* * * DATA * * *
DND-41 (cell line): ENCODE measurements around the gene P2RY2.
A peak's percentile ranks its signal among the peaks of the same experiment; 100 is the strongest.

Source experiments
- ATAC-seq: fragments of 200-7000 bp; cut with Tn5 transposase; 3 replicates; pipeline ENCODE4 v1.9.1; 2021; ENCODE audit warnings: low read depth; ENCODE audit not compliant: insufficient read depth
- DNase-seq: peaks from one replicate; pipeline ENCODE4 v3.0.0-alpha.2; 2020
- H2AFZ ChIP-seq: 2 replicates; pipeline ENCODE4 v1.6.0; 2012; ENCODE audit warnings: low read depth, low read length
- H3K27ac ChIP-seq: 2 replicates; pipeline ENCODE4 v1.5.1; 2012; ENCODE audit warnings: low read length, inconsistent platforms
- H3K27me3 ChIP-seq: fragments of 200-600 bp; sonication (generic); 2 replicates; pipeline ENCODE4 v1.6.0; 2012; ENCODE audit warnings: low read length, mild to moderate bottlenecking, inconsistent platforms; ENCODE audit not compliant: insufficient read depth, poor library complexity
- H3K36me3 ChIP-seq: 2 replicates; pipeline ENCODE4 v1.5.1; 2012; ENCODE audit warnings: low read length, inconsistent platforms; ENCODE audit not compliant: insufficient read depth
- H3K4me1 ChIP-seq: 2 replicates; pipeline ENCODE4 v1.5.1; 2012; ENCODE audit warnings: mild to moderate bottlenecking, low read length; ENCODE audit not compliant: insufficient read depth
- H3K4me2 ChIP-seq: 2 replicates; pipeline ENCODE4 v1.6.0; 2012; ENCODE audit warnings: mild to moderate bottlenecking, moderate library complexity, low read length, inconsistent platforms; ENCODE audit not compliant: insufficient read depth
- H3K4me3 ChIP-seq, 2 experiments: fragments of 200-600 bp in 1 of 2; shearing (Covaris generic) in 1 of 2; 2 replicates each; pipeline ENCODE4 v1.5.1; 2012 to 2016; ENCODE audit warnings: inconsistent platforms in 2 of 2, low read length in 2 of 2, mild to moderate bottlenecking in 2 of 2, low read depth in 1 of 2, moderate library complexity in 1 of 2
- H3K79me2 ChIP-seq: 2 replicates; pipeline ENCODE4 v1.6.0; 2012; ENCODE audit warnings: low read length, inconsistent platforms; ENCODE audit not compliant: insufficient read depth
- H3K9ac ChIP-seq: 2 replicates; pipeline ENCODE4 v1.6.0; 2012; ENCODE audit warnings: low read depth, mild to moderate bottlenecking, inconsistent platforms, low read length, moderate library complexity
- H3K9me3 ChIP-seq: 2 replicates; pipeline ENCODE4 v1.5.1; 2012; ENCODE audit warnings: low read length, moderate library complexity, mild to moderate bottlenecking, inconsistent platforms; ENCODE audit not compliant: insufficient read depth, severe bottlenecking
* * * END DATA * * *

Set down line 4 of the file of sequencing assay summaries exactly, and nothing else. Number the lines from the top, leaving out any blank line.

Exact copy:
- ATAC-seq: fragments of 200-7000 bp; cut with Tn5 transposase; 3 replicates; pipeline ENCODE4 v1.9.1; 2021; ENCODE audit warnings: low read depth; ENCODE audit not compliant: insufficient read depth